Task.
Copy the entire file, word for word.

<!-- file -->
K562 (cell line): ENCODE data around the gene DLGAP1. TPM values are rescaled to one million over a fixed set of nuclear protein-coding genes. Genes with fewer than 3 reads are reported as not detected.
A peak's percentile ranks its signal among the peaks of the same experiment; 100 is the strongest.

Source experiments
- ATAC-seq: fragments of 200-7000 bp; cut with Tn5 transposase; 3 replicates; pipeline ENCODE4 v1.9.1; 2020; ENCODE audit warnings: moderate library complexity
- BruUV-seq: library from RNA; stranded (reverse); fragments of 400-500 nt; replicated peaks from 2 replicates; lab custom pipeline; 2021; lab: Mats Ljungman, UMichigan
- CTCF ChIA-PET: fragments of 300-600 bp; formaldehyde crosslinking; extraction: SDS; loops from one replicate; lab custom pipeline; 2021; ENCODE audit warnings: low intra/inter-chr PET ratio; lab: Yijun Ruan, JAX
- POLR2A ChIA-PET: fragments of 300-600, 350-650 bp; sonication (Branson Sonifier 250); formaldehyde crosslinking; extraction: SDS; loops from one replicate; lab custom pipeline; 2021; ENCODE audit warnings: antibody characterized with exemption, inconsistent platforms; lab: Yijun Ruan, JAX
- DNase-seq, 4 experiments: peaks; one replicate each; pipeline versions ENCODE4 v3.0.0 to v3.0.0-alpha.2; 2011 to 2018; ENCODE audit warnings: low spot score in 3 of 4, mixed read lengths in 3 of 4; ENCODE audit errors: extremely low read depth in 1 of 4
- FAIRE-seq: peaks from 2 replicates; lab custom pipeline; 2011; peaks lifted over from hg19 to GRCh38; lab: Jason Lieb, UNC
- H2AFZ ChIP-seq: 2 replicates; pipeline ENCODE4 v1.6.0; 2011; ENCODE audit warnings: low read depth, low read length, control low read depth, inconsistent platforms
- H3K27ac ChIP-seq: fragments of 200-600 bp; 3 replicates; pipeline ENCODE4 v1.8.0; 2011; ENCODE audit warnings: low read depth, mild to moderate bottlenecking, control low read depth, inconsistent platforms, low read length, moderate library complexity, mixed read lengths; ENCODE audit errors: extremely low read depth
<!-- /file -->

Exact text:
K562 (cell line): ENCODE data around the gene DLGAP1. TPM values are rescaled to one million over a fixed set of nuclear protein-coding genes. Genes with fewer than 3 reads are reported as not detected.
A peak's percentile ranks its signal among the peaks of the same experiment; 100 is the strongest.

Source experiments
- ATAC-seq: fragments of 200-7000 bp; cut with Tn5 transposase; 3 replicates; pipeline ENCODE4 v1.9.1; 2020; ENCODE audit warnings: moderate library complexity
- BruUV-seq: library from RNA; stranded (reverse); fragments of 400-500 nt; replicated peaks from 2 replicates; lab custom pipeline; 2021; lab: Mats Ljungman, UMichigan
- CTCF ChIA-PET: fragments of 300-600 bp; formaldehyde crosslinking; extraction: SDS; loops from one replicate; lab custom pipeline; 2021; ENCODE audit warnings: low intra/inter-chr PET ratio; lab: Yijun Ruan, JAX
- POLR2A ChIA-PET: fragments of 300-600, 350-650 bp; sonication (Branson Sonifier 250); formaldehyde crosslinking; extraction: SDS; loops from one replicate; lab custom pipeline; 2021; ENCODE audit warnings: antibody characterized with exemption, inconsistent platforms; lab: Yijun Ruan, JAX
- DNase-seq, 4 experiments: peaks; one replicate each; pipeline versions ENCODE4 v3.0.0 to v3.0.0-alpha.2; 2011 to 2018; ENCODE audit warnings: low spot score in 3 of 4, mixed read lengths in 3 of 4; ENCODE audit errors: extremely low read depth in 1 of 4
- FAIRE-seq: peaks from 2 replicates; lab custom pipeline; 2011; peaks lifted over from hg19 to GRCh38; lab: Jason Lieb, UNC
- H2AFZ ChIP-seq: 2 replicates; pipeline ENCODE4 v1.6.0; 2011; ENCODE audit warnings: low read depth, low read length, control low read depth, inconsistent platforms
- H3K27ac ChIP-seq: fragments of 200-600 bp; 3 replicates; pipeline ENCODE4 v1.8.0; 2011; ENCODE audit warnings: low read depth, mild to moderate bottlenecking, control low read depth, inconsistent platforms, low read length, moderate library complexity, mixed read lengths; ENCODE audit errors: extremely low read depth